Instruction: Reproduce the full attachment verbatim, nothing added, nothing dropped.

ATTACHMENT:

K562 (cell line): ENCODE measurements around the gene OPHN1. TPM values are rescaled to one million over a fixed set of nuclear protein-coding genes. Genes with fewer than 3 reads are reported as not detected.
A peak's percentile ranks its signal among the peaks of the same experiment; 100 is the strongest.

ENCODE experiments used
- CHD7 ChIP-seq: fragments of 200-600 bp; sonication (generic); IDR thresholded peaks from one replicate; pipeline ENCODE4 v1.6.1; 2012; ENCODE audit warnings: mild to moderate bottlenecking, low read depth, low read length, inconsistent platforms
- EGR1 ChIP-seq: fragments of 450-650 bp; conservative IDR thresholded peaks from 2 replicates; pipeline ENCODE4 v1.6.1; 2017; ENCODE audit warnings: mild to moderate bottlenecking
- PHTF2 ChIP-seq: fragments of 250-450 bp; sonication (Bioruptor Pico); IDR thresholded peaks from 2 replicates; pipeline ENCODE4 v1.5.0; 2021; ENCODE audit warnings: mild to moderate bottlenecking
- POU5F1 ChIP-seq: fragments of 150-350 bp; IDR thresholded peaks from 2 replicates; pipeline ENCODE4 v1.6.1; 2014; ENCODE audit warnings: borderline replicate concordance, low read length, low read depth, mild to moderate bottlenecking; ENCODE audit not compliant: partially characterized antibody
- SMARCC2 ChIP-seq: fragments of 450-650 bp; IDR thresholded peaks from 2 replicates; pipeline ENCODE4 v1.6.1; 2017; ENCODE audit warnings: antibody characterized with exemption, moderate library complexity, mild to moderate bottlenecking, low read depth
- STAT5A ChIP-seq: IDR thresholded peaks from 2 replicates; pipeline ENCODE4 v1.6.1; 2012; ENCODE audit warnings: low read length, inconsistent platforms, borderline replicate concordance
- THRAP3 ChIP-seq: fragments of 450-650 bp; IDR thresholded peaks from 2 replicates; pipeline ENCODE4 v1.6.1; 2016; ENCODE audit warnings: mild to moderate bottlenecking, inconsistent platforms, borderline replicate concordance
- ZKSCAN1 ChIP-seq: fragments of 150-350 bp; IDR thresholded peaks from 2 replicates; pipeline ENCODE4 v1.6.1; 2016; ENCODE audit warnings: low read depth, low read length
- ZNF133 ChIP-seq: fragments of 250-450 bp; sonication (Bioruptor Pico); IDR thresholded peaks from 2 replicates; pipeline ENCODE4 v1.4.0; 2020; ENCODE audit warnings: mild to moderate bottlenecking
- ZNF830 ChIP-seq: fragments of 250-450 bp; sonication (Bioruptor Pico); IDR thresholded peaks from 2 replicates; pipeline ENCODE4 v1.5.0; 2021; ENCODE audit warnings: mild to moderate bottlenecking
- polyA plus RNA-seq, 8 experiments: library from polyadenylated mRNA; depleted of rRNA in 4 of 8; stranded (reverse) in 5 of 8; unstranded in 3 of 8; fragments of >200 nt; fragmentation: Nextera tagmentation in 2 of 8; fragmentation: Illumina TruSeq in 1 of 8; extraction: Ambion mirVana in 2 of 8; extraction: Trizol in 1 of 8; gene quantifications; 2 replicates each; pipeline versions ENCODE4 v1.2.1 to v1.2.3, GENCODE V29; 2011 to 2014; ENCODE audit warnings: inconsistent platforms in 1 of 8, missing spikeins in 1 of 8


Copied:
K562 (cell line): ENCODE measurements around the gene OPHN1. TPM values are rescaled to one million over a fixed set of nuclear protein-coding genes. Genes with fewer than 3 reads are reported as not detected.
A peak's percentile ranks its signal among the peaks of the same experiment; 100 is the strongest.

ENCODE experiments used
- CHD7 ChIP-seq: fragments of 200-600 bp; sonication (generic); IDR thresholded peaks from one replicate; pipeline ENCODE4 v1.6.1; 2012; ENCODE audit warnings: mild to moderate bottlenecking, low read depth, low read length, inconsistent platforms
- EGR1 ChIP-seq: fragments of 450-650 bp; conservative IDR thresholded peaks from 2 replicates; pipeline ENCODE4 v1.6.1; 2017; ENCODE audit warnings: mild to moderate bottlenecking
- PHTF2 ChIP-seq: fragments of 250-450 bp; sonication (Bioruptor Pico); IDR thresholded peaks from 2 replicates; pipeline ENCODE4 v1.5.0; 2021; ENCODE audit warnings: mild to moderate bottlenecking
- POU5F1 ChIP-seq: fragments of 150-350 bp; IDR thresholded peaks from 2 replicates; pipeline ENCODE4 v1.6.1; 2014; ENCODE audit warnings: borderline replicate concordance, low read length, low read depth, mild to moderate bottlenecking; ENCODE audit not compliant: partially characterized antibody
- SMARCC2 ChIP-seq: fragments of 450-650 bp; IDR thresholded peaks from 2 replicates; pipeline ENCODE4 v1.6.1; 2017; ENCODE audit warnings: antibody characterized with exemption, moderate library complexity, mild to moderate bottlenecking, low read depth
- STAT5A ChIP-seq: IDR thresholded peaks from 2 replicates; pipeline ENCODE4 v1.6.1; 2012; ENCODE audit warnings: low read length, inconsistent platforms, borderline replicate concordance
- THRAP3 ChIP-seq: fragments of 450-650 bp; IDR thresholded peaks from 2 replicates; pipeline ENCODE4 v1.6.1; 2016; ENCODE audit warnings: mild to moderate bottlenecking, inconsistent platforms, borderline replicate concordance
- ZKSCAN1 ChIP-seq: fragments of 150-350 bp; IDR thresholded peaks from 2 replicates; pipeline ENCODE4 v1.6.1; 2016; ENCODE audit warnings: low read depth, low read length
- ZNF133 ChIP-seq: fragments of 250-450 bp; sonication (Bioruptor Pico); IDR thresholded peaks from 2 replicates; pipeline ENCODE4 v1.4.0; 2020; ENCODE audit warnings: mild to moderate bottlenecking
- ZNF830 ChIP-seq: fragments of 250-450 bp; sonication (Bioruptor Pico); IDR thresholded peaks from 2 replicates; pipeline ENCODE4 v1.5.0; 2021; ENCODE audit warnings: mild to moderate bottlenecking
- polyA plus RNA-seq, 8 experiments: library from polyadenylated mRNA; depleted of rRNA in 4 of 8; stranded (reverse) in 5 of 8; unstranded in 3 of 8; fragments of >200 nt; fragmentation: Nextera tagmentation in 2 of 8; fragmentation: Illumina TruSeq in 1 of 8; extraction: Ambion mirVana in 2 of 8; extraction: Trizol in 1 of 8; gene quantifications; 2 replicates each; pipeline versions ENCODE4 v1.2.1 to v1.2.3, GENCODE V29; 2011 to 2014; ENCODE audit warnings: inconsistent platforms in 1 of 8, missing spikeins in 1 of 8